Please post your comments/questions on TSS blog. For those of you wanting to take issue or support what Kelly had to say, civility is required when posting on the blog. Ideas can be held up to the light of day and are fair game. Any posts lacking civility will be removed from the blog.

                                          Sub_orbital_Biz_jet_proposal_11-30-08

                                            ArcJet project history

Comments»

1. jimjxr - March 24, 2015

Additional evidence that Dream Chaser never reached CDR, the design is not yet finished: http://www.nasaspaceflight.com/2015/03/nasa-agrees-dream-chaser-development-cdr/

2. Mark - March 10, 2015

It really surprised me that Dr. Space misinterpreted the Gliese exoplanet article that badly. But I know where the source of the
confusion lay. In THE SIGNAL. Alas, that’s the standard way the astronomers talk about discovering exoplanets. First team
thought they had the signal that this exoplanet exists, then others called it noise (in the data) , now they think they have a strong
SIGNAL (indication) the exoplanet is there. By SIGNAL they mean only data on the possible exoplanet not
EXTRATERRESTRIAL RADIO MESSAGE like in SETI.
By the way, I must say that after getting heavily into astrophysics and astronomy, going through lots of SETI TALKS on
youtube, and tons of other lectures, articles, etc. and generally being fascinated, bullshit is rampant in those subjects. They
claim so much more than can be certain that an engineer wouldn’t trust them as far as could throw them. They believe fantasy
computer models on everything, invent data, feed into a model, and presto! Superb theory. No-one can really disprove it/no
real data/facts. It must have been an impact! That exoplanet has suchj and such atmosphere, for sure. We’ll surely detect life on
an exoplanet fifty light years away by biomarkers in the spectrum on Tuesday, June 5th, 2046 after local sundown. Tons and
tons of BS predictions about the future discoveries.
And Drake’s equation is a prime example of BS. We have an equation, so it’s SCIENCE. It’s not, it’s a bunch of guesstimated
hooey. They can’t even fill in the first term correctly. Nobody knows he number of stars in the Milky Way. 200 billion? 300?
400 billion? Off by a couple of billions, who cares. The rest of the “equation” is the same. Good PR BS, zero science, zero
facts. Either thare is/are civilizations out there or not. And that is all anybody knows right now.

Scientists can get away with this BS because there are no consequences to what they say.

Engineers can’t afford to fantasize about the data because the machine might exolde or somebody might die, or both.

Good summary here.

http://scholarship.kentlaw.iit.edu/cklawreview/vol84/iss1/2/

Look for pdf download button.

Enjoy.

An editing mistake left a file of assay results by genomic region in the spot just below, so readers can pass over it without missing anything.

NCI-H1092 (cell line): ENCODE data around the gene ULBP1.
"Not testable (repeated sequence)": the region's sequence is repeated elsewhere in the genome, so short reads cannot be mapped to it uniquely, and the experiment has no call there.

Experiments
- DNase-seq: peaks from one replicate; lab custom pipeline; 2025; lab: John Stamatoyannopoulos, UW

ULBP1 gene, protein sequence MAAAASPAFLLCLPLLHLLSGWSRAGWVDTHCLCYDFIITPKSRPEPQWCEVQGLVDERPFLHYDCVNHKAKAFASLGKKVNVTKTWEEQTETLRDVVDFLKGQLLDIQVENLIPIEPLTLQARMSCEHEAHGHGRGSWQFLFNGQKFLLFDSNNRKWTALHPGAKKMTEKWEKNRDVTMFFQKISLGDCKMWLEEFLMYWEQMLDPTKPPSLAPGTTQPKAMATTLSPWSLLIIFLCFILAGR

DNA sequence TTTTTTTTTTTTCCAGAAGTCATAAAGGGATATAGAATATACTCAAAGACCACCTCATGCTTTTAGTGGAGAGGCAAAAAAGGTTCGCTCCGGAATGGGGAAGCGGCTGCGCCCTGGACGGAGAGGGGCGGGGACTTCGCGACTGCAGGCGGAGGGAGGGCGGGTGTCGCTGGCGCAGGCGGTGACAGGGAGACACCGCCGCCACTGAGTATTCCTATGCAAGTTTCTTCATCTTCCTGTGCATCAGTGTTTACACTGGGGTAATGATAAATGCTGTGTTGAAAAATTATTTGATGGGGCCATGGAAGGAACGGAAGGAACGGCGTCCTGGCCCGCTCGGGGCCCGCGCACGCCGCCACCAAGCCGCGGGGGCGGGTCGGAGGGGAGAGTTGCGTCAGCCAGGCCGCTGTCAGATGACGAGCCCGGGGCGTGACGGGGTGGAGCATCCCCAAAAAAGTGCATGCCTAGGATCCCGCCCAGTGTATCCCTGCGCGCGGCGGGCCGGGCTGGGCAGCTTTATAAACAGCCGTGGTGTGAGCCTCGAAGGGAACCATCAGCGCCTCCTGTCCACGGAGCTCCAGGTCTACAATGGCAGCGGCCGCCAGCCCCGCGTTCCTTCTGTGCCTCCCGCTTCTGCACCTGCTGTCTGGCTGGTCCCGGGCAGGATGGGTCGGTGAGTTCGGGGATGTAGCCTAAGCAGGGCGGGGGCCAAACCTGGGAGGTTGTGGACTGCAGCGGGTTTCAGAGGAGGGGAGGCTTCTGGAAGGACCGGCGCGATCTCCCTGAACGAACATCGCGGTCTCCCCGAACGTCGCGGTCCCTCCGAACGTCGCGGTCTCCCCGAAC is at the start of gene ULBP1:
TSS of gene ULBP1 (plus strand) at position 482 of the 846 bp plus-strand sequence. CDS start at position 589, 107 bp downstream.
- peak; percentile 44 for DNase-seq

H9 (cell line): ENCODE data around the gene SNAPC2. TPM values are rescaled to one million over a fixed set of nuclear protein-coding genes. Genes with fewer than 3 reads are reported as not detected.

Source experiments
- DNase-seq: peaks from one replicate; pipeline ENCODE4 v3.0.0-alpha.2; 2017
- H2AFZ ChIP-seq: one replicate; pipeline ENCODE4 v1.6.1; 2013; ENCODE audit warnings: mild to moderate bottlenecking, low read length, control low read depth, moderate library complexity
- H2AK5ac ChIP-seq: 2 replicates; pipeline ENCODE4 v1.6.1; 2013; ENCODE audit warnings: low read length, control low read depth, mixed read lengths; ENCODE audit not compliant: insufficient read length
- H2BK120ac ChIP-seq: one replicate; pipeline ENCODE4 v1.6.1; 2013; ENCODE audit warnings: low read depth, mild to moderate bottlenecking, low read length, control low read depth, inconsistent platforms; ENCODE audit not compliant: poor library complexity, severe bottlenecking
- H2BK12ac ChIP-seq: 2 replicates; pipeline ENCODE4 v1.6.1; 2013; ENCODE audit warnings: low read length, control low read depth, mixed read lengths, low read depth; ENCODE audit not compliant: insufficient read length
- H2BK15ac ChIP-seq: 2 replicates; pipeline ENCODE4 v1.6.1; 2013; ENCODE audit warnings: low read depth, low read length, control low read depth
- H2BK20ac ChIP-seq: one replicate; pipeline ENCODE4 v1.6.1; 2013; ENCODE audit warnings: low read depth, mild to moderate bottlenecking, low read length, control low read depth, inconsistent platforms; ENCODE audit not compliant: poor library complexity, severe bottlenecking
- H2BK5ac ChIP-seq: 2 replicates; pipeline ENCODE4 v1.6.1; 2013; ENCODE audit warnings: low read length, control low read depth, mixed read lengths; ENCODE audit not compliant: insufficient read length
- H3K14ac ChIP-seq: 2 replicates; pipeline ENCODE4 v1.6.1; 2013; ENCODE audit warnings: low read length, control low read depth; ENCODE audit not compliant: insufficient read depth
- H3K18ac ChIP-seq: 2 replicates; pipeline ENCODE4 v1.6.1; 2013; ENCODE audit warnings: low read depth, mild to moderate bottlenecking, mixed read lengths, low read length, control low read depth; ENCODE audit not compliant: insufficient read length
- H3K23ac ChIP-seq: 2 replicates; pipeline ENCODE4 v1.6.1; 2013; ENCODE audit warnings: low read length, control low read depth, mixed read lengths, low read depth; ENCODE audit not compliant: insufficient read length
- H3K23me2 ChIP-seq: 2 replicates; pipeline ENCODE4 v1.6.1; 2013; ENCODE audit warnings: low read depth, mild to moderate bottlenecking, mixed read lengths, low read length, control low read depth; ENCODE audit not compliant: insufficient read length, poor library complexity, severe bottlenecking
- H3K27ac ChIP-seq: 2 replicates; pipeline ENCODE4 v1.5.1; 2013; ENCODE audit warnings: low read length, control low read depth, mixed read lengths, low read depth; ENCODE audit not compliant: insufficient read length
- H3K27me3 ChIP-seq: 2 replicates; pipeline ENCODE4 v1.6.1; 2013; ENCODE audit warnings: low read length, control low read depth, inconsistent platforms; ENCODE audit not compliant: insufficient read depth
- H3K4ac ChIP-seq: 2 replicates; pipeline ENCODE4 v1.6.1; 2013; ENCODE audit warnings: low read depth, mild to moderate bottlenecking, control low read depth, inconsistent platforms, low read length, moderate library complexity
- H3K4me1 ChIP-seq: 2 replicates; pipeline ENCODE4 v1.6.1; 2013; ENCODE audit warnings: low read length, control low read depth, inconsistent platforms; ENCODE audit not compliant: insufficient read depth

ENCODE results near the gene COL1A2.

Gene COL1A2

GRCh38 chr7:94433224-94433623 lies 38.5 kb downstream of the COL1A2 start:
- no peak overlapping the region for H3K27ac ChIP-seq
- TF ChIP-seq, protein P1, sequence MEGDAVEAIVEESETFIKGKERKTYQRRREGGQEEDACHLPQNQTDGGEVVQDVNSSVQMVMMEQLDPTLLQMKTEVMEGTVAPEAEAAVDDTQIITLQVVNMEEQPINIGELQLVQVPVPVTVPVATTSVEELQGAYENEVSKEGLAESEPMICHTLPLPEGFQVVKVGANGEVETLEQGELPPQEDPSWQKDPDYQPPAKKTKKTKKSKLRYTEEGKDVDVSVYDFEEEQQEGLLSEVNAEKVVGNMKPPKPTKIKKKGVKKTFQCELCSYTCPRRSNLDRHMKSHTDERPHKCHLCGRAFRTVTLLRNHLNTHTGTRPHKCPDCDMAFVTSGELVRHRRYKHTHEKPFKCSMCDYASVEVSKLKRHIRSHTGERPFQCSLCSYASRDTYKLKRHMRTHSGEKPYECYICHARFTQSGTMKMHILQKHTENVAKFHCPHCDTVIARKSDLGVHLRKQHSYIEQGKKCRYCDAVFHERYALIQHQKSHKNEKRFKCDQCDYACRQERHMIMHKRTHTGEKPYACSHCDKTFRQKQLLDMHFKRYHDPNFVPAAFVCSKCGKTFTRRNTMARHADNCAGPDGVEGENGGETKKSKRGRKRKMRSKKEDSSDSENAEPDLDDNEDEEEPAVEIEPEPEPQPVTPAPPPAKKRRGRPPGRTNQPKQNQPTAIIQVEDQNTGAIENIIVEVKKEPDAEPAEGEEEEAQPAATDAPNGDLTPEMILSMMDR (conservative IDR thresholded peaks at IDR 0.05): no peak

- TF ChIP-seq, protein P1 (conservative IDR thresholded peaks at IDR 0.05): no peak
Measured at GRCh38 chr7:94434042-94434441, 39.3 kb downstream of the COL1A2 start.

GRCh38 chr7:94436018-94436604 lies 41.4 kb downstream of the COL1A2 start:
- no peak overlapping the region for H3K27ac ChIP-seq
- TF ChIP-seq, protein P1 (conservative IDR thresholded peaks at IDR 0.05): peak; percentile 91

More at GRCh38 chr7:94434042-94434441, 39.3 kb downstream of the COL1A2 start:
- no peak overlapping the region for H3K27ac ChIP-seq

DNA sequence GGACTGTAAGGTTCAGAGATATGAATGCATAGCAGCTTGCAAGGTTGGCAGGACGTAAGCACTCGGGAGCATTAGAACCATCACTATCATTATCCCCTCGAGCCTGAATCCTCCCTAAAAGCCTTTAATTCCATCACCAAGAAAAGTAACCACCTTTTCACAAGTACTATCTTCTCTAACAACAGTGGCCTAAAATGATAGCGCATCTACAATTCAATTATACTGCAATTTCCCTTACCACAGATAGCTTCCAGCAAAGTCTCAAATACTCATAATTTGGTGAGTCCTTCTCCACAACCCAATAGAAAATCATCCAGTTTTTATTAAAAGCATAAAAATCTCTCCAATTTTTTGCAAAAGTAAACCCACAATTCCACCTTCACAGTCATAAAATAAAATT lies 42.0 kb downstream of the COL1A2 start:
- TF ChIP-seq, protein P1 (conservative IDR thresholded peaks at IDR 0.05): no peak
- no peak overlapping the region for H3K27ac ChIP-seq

LocalFluff - March 11, 2015

Either way, the question can only have an interesting answer. Either we have company, or we are unique. Both options are very strange. Very strange! Something has to yield, I don’t know what.

In this link to a talk, Ted Peters brutally kicks the butt of our convenient myth about ET evolution. The whole concept is the same ol’ story all over again:

And since you mention it, AFAIK the ambiguous data about the number of stars in the Milky Way is not a fundamental uncertainty, but rather depends on the definition of stars, red/brown dwarfs stuff. You might’ve heard the joke:

“- How many stars are there in our galaxy? I’ve seen numbers ranging from 100 to 400 billion.”

“- [Astronomer] Yeah, that sounds about right,”

“- No, ehrm. I want to know whether there are one OR four hundred billion stars in the galaxy.”

“- [Astronomer] What do you want me to do about it? Count them?”

3. Kelly Starks - March 9, 2015

>…I strongly disagreed with Kelly through the length of his call and
> at times cautioned him in making unfounded accusations…

Its hard to be a unfounded accusation, when its their stated business plan, and listed strength of their proposal.

4. jimjxr - March 9, 2015

Sometimes there’s only a thin line between cutting corners and taking a calculated risk. Regarding the exact accusation leveled by Kelly, he didn’t tell us how much time the astronauts would have if there’s a coolant leak, and how is this deadline compared to the time needed for Dream Chaser to execute an emergency landing. I’m sure there’re other factors that I can’t think of since I’m not in the aerospace industry, but this is the sort of information we’ll need to make a decision.

Also it’s interesting the safety discussion veered into car industry, what didn’t get mentioned is Elon Musk’s other company is building a car with the highest safety ratings. I would think he knows a thing or two about keeping people safe, and it’s pretty insulting to imply they would “kill somebody” without giving extraordinary evidence.